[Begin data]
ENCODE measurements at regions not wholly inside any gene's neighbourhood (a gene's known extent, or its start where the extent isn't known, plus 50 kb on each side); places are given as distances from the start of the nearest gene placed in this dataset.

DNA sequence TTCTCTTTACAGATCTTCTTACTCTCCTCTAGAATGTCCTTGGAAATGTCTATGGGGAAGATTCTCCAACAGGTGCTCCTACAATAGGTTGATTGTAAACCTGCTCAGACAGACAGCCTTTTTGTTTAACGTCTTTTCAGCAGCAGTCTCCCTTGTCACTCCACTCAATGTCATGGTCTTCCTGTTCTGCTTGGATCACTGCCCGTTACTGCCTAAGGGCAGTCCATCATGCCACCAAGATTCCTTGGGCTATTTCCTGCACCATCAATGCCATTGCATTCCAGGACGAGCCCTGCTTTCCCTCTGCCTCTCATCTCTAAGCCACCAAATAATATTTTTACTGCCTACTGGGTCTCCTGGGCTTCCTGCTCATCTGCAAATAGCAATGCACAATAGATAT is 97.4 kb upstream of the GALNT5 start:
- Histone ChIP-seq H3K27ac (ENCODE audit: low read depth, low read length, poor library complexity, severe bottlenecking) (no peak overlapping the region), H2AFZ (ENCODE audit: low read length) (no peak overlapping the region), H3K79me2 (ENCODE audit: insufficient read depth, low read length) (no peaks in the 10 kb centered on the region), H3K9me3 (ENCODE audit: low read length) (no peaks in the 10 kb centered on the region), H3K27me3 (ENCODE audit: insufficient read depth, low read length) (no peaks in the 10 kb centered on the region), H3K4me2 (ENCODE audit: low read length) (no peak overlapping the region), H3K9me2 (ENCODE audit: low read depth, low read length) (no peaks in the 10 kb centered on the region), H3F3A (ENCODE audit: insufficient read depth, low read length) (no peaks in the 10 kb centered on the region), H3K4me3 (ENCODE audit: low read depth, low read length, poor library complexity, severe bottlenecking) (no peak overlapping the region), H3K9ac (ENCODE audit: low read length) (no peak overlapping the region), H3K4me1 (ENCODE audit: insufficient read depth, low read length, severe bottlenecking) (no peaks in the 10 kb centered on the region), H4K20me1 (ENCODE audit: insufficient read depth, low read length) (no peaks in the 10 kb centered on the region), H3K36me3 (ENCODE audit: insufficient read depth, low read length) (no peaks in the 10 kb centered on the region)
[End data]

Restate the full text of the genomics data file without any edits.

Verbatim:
ENCODE measurements at regions not wholly inside any gene's neighbourhood (a gene's known extent, or its start where the extent isn't known, plus 50 kb on each side); places are given as distances from the start of the nearest gene placed in this dataset.

DNA sequence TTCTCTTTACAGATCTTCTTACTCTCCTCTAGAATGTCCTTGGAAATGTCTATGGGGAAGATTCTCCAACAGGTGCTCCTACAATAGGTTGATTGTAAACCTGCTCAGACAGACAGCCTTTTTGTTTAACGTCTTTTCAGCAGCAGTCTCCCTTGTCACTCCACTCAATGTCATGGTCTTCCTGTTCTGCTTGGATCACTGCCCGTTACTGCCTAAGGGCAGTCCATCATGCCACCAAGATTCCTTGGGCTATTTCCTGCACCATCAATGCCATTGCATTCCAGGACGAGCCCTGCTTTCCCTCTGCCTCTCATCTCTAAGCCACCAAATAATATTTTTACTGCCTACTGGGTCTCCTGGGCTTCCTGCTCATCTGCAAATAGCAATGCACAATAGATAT is 97.4 kb upstream of the GALNT5 start:
- Histone ChIP-seq H3K27ac (ENCODE audit: low read depth, low read length, poor library complexity, severe bottlenecking) (no peak overlapping the region), H2AFZ (ENCODE audit: low read length) (no peak overlapping the region), H3K79me2 (ENCODE audit: insufficient read depth, low read length) (no peaks in the 10 kb centered on the region), H3K9me3 (ENCODE audit: low read length) (no peaks in the 10 kb centered on the region), H3K27me3 (ENCODE audit: insufficient read depth, low read length) (no peaks in the 10 kb centered on the region), H3K4me2 (ENCODE audit: low read length) (no peak overlapping the region), H3K9me2 (ENCODE audit: low read depth, low read length) (no peaks in the 10 kb centered on the region), H3F3A (ENCODE audit: insufficient read depth, low read length) (no peaks in the 10 kb centered on the region), H3K4me3 (ENCODE audit: low read depth, low read length, poor library complexity, severe bottlenecking) (no peak overlapping the region), H3K9ac (ENCODE audit: low read length) (no peak overlapping the region), H3K4me1 (ENCODE audit: insufficient read depth, low read length, severe bottlenecking) (no peaks in the 10 kb centered on the region), H4K20me1 (ENCODE audit: insufficient read depth, low read length) (no peaks in the 10 kb centered on the region), H3K36me3 (ENCODE audit: insufficient read depth, low read length) (no peaks in the 10 kb centered on the region)